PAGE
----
BALI CULTURE INFORMATION

 

 
 
The Island Of Bali, Indonesia

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THE HIGH PRIESTS AND THE BRAHMANIC
RITUAL

There is still another holy water of limited power that gives .mortality, the toya amreta or amerta, which is, however, reserved exclusively for the gods. In relation to this elixir of imortality there is a legend that gives the cause of eclipses: "The mon Kala Rahu came once, out of curiosity, to take a peek at heaven; there he saw a vessel of amreta and, thinking himself observed, stole it and tried to drink from it.

But Wisnu saw him and with a single blow cut off the demon's head. Kala Rahu had taken one drink in his mouth, but did not have time swallow it, so his body died, but his head continued to live, and now, as revenge, he swallows the sun and the moon, producing the eclipses. Thus when an eclipse occurs, the Balinese are frightened and they all go out of their houses to make all the noise possible, beating kulkuIs, tin cans, drums, and gongs to frighten away the bodyless head of Kala Rahu and free the threatened sun or moon.

The religious service of the pedandas, the maweda, consists .the recitation of the mantras, the magic formulas, accompanied by ritual actions and significant gestures of the hands and fingers (mudra) to give a physical emphasis to the spoken word Through concentration culminating in a trance, the priest comes the deity itself, entering the body of the priest and and acting through it to consecrate the water and emanate divine vibrations.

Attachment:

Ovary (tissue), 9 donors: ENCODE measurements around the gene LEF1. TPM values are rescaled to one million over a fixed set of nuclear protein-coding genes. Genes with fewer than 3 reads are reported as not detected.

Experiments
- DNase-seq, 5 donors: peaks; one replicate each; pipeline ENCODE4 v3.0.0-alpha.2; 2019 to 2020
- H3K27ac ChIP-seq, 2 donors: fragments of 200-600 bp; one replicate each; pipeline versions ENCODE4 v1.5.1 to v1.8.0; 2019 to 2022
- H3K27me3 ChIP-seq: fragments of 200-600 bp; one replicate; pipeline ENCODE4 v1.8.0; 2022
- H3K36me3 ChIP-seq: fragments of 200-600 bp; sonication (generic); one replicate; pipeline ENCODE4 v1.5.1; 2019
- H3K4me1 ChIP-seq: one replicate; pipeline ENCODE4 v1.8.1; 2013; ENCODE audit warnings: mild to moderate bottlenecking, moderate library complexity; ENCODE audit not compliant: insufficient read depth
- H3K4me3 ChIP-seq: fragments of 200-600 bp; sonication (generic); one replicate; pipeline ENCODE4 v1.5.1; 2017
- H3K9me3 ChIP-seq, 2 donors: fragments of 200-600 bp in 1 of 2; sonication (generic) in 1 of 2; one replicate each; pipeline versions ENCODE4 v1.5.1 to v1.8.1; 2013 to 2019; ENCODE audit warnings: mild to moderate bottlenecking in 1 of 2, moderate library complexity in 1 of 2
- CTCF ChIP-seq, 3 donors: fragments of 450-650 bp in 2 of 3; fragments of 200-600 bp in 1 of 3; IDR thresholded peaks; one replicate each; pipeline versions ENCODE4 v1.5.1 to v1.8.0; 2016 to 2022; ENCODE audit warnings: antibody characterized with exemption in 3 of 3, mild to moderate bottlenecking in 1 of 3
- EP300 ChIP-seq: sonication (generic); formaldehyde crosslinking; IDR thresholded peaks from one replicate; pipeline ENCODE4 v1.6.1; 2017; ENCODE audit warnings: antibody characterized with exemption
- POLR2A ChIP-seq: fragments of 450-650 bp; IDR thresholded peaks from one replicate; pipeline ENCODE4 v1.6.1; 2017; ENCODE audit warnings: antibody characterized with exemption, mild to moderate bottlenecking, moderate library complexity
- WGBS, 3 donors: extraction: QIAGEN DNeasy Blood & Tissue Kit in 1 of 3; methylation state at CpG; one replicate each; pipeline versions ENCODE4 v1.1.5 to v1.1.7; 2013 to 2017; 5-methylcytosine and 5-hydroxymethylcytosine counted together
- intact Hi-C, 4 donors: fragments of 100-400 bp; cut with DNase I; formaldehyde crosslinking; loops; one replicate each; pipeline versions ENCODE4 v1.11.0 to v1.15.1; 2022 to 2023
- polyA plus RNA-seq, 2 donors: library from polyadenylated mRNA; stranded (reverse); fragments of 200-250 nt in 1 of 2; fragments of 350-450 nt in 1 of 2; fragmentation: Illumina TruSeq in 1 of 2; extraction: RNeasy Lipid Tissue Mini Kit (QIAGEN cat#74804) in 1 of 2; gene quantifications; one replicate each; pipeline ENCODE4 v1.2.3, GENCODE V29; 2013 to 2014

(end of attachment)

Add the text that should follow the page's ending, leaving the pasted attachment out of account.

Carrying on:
A performance of maweda by an able priest is one of the m, beautiful sights in Bali. Such finished training, such showmanship, enters into its execution, and the hand gestures of t priest are so thoroughly imbued with rhythm and beauty, that the maweda is more than a simple prayer; it is a whole spectacle pantomimic dance of the hands. I have once seen a revealing film of a Nepalese Buddhist priest dancing with his entire body while he recited Sanskrit mantras and performed the symbolical hand gestures, and I have wondered if this was not the origin of the great art of Balinese dancing.

Volumes have been written on the hand expression of the Hindus; The Mirror of Gesture commaraswami is already a classic; the beautiful hands of Indian, Tibetan, Chinese, and Indonesian Buddhist statues and frescoes are well known, and in Java we find the statues of the Buddha of Borobudur in the positions of the mudras. De Kat Angelino in his Mudras gives us the most thorough study up to date the Balinese maweda, painstakingly illustrated by Tyra de Kleen Only a moving picture, however, could give an idea of its eerie beauty.

The most important activity in the everyday life of the pedandas is the performance of a domestic maweda, done every morning and on an empty stomach. Every fifth day (klion) and on days of full and new moons, the maweda is essential and more complete, with the full regalia of important occasions.

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